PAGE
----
5. December 17, 2012 at 12:12 pm | permalink

    This is a very encouraging start to the new term, and especially to the term in which Steve Powers will be fully guiding the council with regard to the budget. My understanding is that up to now we were just completing the two-year budget solidified by Roger Fraser.

    I have such gray, cold memories of those council retreats held at the Wheeler Center in which Fraser was commanding the council about all the areas to cut. The setting was as glum as his presentation. He attempted and to some extent succeeded in consolidating,reducing, or eliminating many service areas in the city. This attempt to bring the council together as a constructive visionary body is so different and makes me hopeful that they can function as they should – as our leaders.

    Fraser was disrespectful of the council when they tried to get their heads around things like priorities. I remember my shock in 2008 when I attending a meeting where he responded to a council priority session by choosing just one priority of many, one tiny fraction of that priority, and giving a progress report on that one thing. (I don’t remember exactly what it was, but on the order of reducing paperwork by changing work requirements.) This contrasted to me with the priority exercises we went through at the BOC under the aegis of Bob Guenzel, who was respectful of the BOC and produced lengthy staff updates on request. Instead, Council has often been presented with fragmentary decisions based on the immediate need.

    By the very way this retreat was organized, it appears that we are indeed into a new era. One thing – could we please stop having resolutions introduced after agendas have already been posted? Give our councilmembers time to discuss major moves with constituents. Thank you.

  6. December 17, 2012 at 9:03 pm | permalink

    > One thing – could we please stop having resolutions introduced after agendas have already been posted?


  7. By Jack Eaton
    December 18, 2012 at 3:17 pm | permalink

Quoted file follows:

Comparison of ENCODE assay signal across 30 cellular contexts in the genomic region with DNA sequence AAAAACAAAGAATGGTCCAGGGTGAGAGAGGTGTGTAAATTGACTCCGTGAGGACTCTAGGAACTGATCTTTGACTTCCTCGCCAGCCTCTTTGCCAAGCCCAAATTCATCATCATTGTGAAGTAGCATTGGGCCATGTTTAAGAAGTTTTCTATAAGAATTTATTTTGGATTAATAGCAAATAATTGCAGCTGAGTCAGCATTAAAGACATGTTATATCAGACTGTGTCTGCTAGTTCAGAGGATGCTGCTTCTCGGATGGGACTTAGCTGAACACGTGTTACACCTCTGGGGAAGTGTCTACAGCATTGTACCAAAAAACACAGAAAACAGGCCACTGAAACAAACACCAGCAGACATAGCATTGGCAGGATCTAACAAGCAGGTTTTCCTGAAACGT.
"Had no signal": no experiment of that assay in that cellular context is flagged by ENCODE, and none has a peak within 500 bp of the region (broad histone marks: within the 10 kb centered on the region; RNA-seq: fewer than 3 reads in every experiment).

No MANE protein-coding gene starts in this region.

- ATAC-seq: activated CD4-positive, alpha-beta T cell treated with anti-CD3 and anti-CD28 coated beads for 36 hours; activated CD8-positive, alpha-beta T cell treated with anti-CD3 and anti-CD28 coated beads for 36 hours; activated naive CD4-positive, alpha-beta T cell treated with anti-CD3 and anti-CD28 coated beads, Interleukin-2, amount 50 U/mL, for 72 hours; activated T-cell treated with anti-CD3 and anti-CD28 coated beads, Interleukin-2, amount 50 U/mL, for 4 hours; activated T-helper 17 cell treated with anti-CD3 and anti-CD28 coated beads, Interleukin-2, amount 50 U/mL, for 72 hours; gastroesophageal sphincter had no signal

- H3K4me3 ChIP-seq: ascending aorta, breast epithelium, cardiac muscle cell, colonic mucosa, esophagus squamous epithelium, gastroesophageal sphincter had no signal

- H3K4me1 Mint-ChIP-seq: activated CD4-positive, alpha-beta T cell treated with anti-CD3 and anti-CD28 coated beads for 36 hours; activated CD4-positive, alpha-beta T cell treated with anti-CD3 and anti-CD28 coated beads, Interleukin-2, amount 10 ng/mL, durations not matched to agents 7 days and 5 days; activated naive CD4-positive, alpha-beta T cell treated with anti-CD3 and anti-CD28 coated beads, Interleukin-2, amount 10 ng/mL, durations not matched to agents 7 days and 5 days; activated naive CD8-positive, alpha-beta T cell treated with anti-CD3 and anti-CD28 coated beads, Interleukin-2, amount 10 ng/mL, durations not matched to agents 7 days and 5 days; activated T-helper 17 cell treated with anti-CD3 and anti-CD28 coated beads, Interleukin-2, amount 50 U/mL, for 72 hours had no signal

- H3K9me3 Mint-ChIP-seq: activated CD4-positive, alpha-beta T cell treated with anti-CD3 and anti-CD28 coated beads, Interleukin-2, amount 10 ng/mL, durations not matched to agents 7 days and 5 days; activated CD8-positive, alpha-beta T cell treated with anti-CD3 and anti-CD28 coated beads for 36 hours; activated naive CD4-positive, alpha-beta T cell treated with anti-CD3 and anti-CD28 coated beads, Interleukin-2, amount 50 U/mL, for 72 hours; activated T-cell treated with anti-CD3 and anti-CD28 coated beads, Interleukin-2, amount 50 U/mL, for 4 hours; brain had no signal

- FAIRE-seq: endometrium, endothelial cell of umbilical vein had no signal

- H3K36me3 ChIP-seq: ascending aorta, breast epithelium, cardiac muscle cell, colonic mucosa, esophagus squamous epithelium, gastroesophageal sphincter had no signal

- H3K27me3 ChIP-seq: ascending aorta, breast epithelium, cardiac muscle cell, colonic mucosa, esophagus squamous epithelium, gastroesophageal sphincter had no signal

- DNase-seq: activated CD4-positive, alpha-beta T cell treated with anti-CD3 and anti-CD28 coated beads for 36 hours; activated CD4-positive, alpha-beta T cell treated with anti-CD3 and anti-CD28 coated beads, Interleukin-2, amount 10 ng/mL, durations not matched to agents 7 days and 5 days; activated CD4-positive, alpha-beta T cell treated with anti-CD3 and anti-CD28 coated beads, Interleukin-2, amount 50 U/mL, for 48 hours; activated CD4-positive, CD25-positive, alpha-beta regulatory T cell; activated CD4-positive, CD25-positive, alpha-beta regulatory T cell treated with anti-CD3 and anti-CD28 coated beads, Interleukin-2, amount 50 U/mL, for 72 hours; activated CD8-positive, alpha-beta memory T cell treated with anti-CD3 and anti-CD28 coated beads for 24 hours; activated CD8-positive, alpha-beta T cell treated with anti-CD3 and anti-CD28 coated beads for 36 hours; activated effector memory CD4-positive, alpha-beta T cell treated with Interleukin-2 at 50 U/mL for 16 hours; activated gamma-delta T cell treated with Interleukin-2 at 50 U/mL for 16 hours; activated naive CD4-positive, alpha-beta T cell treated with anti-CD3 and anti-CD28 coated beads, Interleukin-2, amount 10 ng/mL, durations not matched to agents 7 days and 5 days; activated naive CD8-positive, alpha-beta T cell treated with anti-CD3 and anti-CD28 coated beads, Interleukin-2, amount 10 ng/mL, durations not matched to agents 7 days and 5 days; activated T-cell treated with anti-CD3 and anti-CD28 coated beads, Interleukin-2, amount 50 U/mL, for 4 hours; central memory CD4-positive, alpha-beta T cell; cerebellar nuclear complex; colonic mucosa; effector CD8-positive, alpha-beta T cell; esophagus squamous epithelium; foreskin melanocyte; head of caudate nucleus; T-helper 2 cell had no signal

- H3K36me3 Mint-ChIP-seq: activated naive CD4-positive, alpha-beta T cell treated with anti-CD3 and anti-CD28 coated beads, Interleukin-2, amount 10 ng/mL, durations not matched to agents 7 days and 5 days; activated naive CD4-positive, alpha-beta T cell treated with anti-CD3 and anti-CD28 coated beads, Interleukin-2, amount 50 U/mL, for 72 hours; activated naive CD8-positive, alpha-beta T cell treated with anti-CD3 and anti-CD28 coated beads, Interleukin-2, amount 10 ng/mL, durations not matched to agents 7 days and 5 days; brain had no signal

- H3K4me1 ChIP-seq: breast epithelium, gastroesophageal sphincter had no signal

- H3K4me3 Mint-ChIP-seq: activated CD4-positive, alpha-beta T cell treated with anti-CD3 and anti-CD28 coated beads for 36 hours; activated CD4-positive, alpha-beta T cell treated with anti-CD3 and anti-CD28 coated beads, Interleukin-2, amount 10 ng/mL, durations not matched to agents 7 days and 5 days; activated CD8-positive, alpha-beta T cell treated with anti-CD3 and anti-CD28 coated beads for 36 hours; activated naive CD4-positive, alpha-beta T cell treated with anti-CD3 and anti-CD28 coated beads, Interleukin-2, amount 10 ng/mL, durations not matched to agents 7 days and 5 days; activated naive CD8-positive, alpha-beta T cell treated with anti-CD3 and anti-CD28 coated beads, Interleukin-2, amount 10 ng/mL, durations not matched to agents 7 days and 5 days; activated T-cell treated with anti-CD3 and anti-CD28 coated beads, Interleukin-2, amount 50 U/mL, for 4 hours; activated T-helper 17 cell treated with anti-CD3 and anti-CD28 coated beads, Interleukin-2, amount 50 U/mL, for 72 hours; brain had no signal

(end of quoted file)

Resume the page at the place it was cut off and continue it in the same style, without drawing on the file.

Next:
Re (5) & (6). I agree that Council should limit late additions to the agenda.

    I recently raised this issue with a member of the Council’s agenda committee (before the change in membership). I got the impression that the committee does not have criteria for granting/denying the addition of resolutions to the agenda and that most requests are granted out of polite deference to Council colleagues.

    The agenda committee should set standards for late additions to the meeting agenda. If it’s not on fire, it probably should wait for a subsequent meeting.

  8. December 18, 2012 at 4:26 pm | permalink

    Re: late additions to the agenda

    The council rule governing approval of the agenda (and additions to it) is this one:

    3B – Review of the Draft Agenda
    The City Administrator shall submit the draft agenda and supporting materials to the members of the Council Administration Committee for review and comment 10 days prior to the next Council meeting. Such review and comment shall be made no later than 7 days prior to the next Council meeting. Once reviewed by the Council Administration Committee, no matter from staff shall be placed on the agenda. Council members may add items to the agenda at any time, but will use best efforts to do so prior to the Friday before the next Council meeting.

    So for this type of late addition, it’s not really a matter of polite deference of councilmembers to each other. It’s a matter of city clerk staff implementing the council’s rule. Namely, if they get a request from a councilmember to add an item to the agenda, then they add it. The language about “best efforts” is, of course, not objectively measurable. In fact, some councilmembers understand the rule to mean they should try to have the item added by 5 p.m. Friday — when in fact the rule indicates that it’s “prior to the Friday” i.e., Thursday. In any case, it doesn’t need to be reviewed by the council administration committee.

    At the meeting itself, that’s where polite deference can come in. If a councilmember wants to add an item “from the floor” then this is the rule:

    Matters not on the published agenda may be added at the time of approval of the agenda with the consent of 3/4 of the members present. …